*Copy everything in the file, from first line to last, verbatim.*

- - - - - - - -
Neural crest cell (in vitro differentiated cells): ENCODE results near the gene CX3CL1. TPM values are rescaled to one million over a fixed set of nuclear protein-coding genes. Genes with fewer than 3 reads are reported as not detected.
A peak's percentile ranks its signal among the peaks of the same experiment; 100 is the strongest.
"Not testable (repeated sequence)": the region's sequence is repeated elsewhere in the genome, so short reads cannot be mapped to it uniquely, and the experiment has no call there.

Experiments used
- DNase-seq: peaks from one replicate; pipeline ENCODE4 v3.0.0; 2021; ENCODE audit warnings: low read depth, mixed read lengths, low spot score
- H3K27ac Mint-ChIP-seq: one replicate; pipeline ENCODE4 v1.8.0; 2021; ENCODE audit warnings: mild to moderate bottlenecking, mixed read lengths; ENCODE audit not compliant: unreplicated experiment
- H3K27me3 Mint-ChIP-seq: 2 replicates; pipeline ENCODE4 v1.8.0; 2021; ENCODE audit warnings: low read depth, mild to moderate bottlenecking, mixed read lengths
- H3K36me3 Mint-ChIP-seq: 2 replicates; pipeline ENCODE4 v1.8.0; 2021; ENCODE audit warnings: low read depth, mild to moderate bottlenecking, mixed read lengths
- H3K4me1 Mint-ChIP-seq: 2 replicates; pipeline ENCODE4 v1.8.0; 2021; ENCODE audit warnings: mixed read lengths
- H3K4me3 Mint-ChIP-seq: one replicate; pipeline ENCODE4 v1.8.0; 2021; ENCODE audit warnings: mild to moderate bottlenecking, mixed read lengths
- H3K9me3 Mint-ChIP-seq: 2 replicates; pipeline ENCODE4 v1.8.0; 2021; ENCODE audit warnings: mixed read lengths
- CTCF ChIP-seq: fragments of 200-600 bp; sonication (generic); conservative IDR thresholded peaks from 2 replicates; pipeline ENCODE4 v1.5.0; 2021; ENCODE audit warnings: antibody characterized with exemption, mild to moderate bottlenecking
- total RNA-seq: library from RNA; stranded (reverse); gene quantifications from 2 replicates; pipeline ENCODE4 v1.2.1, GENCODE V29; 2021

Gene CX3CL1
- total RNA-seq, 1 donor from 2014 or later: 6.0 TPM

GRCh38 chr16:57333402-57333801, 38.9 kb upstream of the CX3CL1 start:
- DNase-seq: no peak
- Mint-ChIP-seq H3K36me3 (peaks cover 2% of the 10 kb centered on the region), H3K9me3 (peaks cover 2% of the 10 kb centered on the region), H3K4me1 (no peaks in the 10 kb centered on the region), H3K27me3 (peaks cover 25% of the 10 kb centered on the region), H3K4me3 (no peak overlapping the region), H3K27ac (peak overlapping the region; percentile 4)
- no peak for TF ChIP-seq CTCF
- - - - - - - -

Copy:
Neural crest cell (in vitro differentiated cells): ENCODE results near the gene CX3CL1. TPM values are rescaled to one million over a fixed set of nuclear protein-coding genes. Genes with fewer than 3 reads are reported as not detected.
A peak's percentile ranks its signal among the peaks of the same experiment; 100 is the strongest.
"Not testable (repeated sequence)": the region's sequence is repeated elsewhere in the genome, so short reads cannot be mapped to it uniquely, and the experiment has no call there.

Experiments used
- DNase-seq: peaks from one replicate; pipeline ENCODE4 v3.0.0; 2021; ENCODE audit warnings: low read depth, mixed read lengths, low spot score
- H3K27ac Mint-ChIP-seq: one replicate; pipeline ENCODE4 v1.8.0; 2021; ENCODE audit warnings: mild to moderate bottlenecking, mixed read lengths; ENCODE audit not compliant: unreplicated experiment
- H3K27me3 Mint-ChIP-seq: 2 replicates; pipeline ENCODE4 v1.8.0; 2021; ENCODE audit warnings: low read depth, mild to moderate bottlenecking, mixed read lengths
- H3K36me3 Mint-ChIP-seq: 2 replicates; pipeline ENCODE4 v1.8.0; 2021; ENCODE audit warnings: low read depth, mild to moderate bottlenecking, mixed read lengths
- H3K4me1 Mint-ChIP-seq: 2 replicates; pipeline ENCODE4 v1.8.0; 2021; ENCODE audit warnings: mixed read lengths
- H3K4me3 Mint-ChIP-seq: one replicate; pipeline ENCODE4 v1.8.0; 2021; ENCODE audit warnings: mild to moderate bottlenecking, mixed read lengths
- H3K9me3 Mint-ChIP-seq: 2 replicates; pipeline ENCODE4 v1.8.0; 2021; ENCODE audit warnings: mixed read lengths
- CTCF ChIP-seq: fragments of 200-600 bp; sonication (generic); conservative IDR thresholded peaks from 2 replicates; pipeline ENCODE4 v1.5.0; 2021; ENCODE audit warnings: antibody characterized with exemption, mild to moderate bottlenecking
- total RNA-seq: library from RNA; stranded (reverse); gene quantifications from 2 replicates; pipeline ENCODE4 v1.2.1, GENCODE V29; 2021

Gene CX3CL1
- total RNA-seq, 1 donor from 2014 or later: 6.0 TPM

GRCh38 chr16:57333402-57333801, 38.9 kb upstream of the CX3CL1 start:
- DNase-seq: no peak
- Mint-ChIP-seq H3K36me3 (peaks cover 2% of the 10 kb centered on the region), H3K9me3 (peaks cover 2% of the 10 kb centered on the region), H3K4me1 (no peaks in the 10 kb centered on the region), H3K27me3 (peaks cover 25% of the 10 kb centered on the region), H3K4me3 (no peak overlapping the region), H3K27ac (peak overlapping the region; percentile 4)
- no peak for TF ChIP-seq CTCF